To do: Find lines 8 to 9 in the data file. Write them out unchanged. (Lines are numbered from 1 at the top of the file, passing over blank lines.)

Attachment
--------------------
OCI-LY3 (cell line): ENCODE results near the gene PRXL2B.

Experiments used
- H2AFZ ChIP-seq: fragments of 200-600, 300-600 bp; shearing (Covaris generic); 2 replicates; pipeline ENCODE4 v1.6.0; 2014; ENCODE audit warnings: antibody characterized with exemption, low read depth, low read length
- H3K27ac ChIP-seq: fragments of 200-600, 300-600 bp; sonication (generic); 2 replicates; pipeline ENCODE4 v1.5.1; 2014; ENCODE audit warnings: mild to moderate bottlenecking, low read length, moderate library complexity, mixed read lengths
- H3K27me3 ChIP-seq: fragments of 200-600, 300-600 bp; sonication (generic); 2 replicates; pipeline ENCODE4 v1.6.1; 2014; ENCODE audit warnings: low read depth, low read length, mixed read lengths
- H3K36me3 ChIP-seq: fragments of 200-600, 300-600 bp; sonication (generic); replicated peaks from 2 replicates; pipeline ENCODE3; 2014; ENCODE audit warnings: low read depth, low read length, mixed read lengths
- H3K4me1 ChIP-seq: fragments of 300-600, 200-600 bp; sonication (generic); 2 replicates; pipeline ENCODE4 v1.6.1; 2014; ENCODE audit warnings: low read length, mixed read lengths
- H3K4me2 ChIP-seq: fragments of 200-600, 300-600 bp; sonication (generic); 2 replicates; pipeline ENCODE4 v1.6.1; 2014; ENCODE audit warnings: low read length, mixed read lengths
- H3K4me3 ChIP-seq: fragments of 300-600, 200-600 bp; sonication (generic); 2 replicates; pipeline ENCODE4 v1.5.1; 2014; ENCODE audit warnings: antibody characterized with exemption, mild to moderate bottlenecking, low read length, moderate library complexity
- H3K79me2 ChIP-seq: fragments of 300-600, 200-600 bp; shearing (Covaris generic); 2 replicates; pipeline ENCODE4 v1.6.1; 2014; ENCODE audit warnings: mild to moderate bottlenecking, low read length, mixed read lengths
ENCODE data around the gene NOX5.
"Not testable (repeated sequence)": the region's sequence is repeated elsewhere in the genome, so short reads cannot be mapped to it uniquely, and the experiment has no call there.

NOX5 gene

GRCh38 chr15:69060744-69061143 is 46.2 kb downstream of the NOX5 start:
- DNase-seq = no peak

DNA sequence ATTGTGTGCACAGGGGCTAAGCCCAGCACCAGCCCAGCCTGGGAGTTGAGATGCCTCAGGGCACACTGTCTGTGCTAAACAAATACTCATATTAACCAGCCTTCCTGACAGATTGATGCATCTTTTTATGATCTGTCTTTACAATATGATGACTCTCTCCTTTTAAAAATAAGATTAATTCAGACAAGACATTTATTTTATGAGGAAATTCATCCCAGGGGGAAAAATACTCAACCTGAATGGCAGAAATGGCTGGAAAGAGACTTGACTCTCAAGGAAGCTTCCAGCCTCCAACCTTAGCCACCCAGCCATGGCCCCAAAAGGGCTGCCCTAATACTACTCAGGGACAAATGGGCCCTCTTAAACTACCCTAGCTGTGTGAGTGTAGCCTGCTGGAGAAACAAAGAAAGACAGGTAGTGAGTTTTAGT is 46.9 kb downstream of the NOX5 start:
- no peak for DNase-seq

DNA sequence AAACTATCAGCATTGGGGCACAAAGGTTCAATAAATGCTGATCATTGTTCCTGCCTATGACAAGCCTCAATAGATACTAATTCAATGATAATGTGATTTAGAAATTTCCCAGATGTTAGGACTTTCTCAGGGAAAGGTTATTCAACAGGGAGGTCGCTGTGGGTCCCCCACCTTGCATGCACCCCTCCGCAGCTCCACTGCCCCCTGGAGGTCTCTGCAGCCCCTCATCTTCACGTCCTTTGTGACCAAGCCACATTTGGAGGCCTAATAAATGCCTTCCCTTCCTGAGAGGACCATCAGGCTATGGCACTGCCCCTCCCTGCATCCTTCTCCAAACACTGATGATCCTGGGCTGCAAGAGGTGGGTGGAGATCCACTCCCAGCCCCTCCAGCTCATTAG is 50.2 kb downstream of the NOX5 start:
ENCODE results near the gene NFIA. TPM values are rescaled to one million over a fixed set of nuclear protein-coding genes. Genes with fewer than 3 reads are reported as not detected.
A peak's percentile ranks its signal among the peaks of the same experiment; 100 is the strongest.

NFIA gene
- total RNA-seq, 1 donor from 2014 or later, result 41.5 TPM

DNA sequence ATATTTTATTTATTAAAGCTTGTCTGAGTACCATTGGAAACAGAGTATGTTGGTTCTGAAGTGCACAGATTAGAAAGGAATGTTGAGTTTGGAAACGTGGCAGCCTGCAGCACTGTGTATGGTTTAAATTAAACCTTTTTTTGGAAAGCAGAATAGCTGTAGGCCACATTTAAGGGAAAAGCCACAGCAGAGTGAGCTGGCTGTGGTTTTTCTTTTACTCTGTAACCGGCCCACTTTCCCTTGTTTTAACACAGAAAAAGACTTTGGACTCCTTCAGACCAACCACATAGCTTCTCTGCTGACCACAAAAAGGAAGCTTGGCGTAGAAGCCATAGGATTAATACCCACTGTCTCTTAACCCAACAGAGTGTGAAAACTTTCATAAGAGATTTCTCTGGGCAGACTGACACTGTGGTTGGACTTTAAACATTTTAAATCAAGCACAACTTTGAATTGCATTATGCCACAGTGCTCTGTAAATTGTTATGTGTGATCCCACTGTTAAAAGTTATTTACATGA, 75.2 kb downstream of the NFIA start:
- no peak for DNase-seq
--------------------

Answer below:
- H3K4me2 ChIP-seq: fragments of 200-600, 300-600 bp; sonication (generic); 2 replicates; pipeline ENCODE4 v1.6.1; 2014; ENCODE audit warnings: low read length, mixed read lengths
- H3K4me3 ChIP-seq: fragments of 300-600, 200-600 bp; sonication (generic); 2 replicates; pipeline ENCODE4 v1.5.1; 2014; ENCODE audit warnings: antibody characterized with exemption, mild to moderate bottlenecking, low read length, moderate library complexity